Our nine day stay in Sicily was coming to an end and one of our final dinners was going to be memorable. Every time I travel back to my family’s homeland I try to make a celebration out of the last evening.
I wasn’t feeling too well as I caught a cold and a slight cough from traveling. If I was home, I would probably just have a bowl of broth. For some reason, broth always gives me energy. Jewish people call it their penicillin but Sicilians actually do the same thing and prefer a beef or chicken broth with a little pasta as a remedy.
Hmmm … old-fashioned comfort food. Pasta and broth will always work. My mother and father raised me on this, and still today my wife makes it for me.
I was in need of broth or a doctor. You will find out in my story that I not only found a great restaurant in Palermo, I found the doctor of broth. I also researched and found out a little history of the restaurant.
The oldest inhabitants of the old town center of Palermo like to tell that during an epidemic that struck the city at the beginning of the 20th century the people who went and had something to eat at Casa del Brodo immediately felt a sense of comfort, so much so that they came back again and again to taste the famous boiled meat, one of the specialties of the restaurant.
The rumors soon spread all over the city so that people just went there to simply drink a cup of broth, which was so beneficial and made them recover all the strength that had been lost after the illness.
This was a time of great poverty and many among those customers did not have the means to buy that beneficial cup of broth, so the owner and founder of the restaurant, Salvatore Catanese, did not send them away but offered them that drink which, as the popular rumor had it, was so helpful to one’s health.
From then on, next to the board of the historical restaurant in Palermo another board reads “at the doctor.” It is by that name that nowadays the restaurant is commonly known in and outside of Palermo so that when people decide where to meet for lunch or dinner it is sufficient to say let’s meet at the “broth doctor.”
It was then that Salvatore Catanese decided to specialize in this field and opened a restaurant in 1890 in the same and current location.
We started with the antipasti table consisting of over 18 dishes, all extraordinary from the capanata to the marinated olives to the typical Sicilian starters such as sarde a beccafico (sardines rolled in slices of sandwich loaf with raisins and pine-kernels), rolls of aubergines, musso (boiled cartilages) and many more as offered by the tradition of Palermo.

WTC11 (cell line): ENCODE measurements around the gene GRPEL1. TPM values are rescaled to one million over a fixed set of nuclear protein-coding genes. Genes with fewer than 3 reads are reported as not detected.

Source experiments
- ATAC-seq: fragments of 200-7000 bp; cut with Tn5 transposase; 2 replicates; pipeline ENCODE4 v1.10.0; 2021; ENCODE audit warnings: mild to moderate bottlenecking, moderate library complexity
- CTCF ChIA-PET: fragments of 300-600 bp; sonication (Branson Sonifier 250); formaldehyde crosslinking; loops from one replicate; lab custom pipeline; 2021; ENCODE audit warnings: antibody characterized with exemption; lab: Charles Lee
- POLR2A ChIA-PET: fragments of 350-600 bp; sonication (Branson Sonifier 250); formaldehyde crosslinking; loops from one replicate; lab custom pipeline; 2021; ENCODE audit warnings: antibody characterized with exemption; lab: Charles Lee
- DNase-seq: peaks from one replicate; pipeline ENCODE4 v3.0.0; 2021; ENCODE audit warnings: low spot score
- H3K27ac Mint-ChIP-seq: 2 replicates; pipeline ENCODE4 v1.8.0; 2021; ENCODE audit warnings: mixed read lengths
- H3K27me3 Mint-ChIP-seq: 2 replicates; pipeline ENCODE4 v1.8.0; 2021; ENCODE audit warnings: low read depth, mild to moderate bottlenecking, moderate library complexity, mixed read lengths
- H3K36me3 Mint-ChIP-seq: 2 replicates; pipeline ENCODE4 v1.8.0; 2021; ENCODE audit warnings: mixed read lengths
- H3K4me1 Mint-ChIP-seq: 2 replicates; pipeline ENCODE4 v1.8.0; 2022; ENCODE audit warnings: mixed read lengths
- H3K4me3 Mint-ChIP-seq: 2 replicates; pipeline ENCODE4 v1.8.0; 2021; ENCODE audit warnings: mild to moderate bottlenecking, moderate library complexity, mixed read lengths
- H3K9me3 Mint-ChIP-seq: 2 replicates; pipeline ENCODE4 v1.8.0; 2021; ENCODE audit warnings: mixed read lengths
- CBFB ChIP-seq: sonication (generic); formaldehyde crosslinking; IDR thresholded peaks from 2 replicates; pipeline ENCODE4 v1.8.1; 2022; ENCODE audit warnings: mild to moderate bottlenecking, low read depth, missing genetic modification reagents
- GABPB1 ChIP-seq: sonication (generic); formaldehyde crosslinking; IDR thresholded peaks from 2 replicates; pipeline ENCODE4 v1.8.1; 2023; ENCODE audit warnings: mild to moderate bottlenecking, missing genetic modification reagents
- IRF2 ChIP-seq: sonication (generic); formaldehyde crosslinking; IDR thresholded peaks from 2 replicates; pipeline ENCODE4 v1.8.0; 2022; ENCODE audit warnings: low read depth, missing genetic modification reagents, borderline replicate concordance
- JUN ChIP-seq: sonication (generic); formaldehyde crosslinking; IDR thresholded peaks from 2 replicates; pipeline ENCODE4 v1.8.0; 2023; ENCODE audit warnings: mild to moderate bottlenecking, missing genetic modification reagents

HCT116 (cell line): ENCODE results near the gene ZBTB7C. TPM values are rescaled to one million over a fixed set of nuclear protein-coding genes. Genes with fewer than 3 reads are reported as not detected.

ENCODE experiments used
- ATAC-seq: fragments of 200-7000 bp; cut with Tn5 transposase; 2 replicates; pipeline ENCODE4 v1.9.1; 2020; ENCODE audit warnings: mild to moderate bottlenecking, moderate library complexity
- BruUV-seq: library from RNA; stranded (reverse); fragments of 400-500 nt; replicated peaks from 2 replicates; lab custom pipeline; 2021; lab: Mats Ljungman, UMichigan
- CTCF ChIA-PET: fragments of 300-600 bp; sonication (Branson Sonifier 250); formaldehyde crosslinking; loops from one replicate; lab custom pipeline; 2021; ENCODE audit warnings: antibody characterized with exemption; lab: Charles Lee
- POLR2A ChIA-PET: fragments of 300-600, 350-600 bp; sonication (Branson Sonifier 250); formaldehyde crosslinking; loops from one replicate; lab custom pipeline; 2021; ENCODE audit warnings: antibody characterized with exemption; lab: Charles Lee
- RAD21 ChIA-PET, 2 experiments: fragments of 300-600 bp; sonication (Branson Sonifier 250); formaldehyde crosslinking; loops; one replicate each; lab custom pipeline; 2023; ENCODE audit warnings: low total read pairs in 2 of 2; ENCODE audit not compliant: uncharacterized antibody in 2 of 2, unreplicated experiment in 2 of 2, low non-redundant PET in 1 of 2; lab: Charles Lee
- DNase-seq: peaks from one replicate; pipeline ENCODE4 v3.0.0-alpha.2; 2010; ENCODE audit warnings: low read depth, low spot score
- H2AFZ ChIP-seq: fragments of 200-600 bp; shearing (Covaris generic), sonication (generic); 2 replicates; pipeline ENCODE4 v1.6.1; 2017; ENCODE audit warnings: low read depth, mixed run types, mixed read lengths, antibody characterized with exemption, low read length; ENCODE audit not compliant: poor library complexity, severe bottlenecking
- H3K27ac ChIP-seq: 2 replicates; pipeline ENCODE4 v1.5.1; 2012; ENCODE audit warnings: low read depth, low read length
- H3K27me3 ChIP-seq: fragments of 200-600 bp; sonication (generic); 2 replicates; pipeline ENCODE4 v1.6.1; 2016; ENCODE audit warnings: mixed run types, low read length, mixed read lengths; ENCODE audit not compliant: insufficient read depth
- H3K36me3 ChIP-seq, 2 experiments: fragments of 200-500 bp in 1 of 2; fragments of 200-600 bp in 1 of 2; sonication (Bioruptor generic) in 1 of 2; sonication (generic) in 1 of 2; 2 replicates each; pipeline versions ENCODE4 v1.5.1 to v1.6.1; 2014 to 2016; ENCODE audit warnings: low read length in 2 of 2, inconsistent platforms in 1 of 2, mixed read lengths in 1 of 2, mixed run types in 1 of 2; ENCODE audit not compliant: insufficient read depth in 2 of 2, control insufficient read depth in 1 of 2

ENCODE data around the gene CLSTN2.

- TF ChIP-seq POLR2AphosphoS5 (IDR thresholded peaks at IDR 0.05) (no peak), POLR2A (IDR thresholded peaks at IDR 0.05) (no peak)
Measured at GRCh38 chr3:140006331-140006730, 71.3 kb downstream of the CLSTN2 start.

But my mind and heart were set on the upcoming broth course, the most popular being the traditional broth cooked after an ancient recipe, followed by the tortellini in brodo (stuffed, homemade pasta in meat broth) along with the boiled meat with potatoes and tongue.
We enjoyed the frittella (broad beans, peas, artichokes and ricotta cheese), macco di fave (broad bean soup), pasta con le sarde (pasta with sardines), busiate alla glasse (homemade pasta with stewed potatoes and beef), linguine con polpa di ricci (homemade pasta with sea urchin pulp), agnolotti al brasato (stuffed, homemade pasta with braised meat) and risotto con frutti di mare (rice with mussels).
Ahhhh … I was already feeling better. The brodo was working. I felt so much better I just had to order a cannoli for dessert. Don’t forget, I was on the Cannoli Trail.
The family tradition still goes on these days. After Salvatore the restaurant has been managed by his son Antonino, from whom the founder’s nephew, Salvatore, took over: today the new owners are the two daughters Maria Luisa and Rosanna together with the nephews Ada and Gaetano.
And so my friends, if you’re in Palermo, Sicily and you’re in need of a doctor, there’s only one place to visit. Just ask anyone in town and they will send you to the doctor … Casa del Brodo
Chef Jasper J. Mirabile Jr. of Jasper’s commands the helm of his family’s 59-year-old restaurant, consistently rated one of Kansas City’s best Italian restaurants. In addition to running the restaurant with his brother, Mirabile is a culinary instructor, founding member of Slow Food Kansas City and a national board member of the American Institute of Wine and Food. He hosts many famous chefs on his weekly radio show Live! From Jasper’s Kitchen on KCMO 710 AM and 103.7 FM and sells a line of dressings and sauces.